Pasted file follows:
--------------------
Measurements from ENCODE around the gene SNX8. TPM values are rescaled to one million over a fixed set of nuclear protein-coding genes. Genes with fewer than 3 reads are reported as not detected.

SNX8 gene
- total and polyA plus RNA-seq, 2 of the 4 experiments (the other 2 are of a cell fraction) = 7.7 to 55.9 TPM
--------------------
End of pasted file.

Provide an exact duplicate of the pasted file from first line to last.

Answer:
Measurements from ENCODE around the gene SNX8. TPM values are rescaled to one million over a fixed set of nuclear protein-coding genes. Genes with fewer than 3 reads are reported as not detected.

SNX8 gene
- total and polyA plus RNA-seq, 2 of the 4 experiments (the other 2 are of a cell fraction) = 7.7 to 55.9 TPM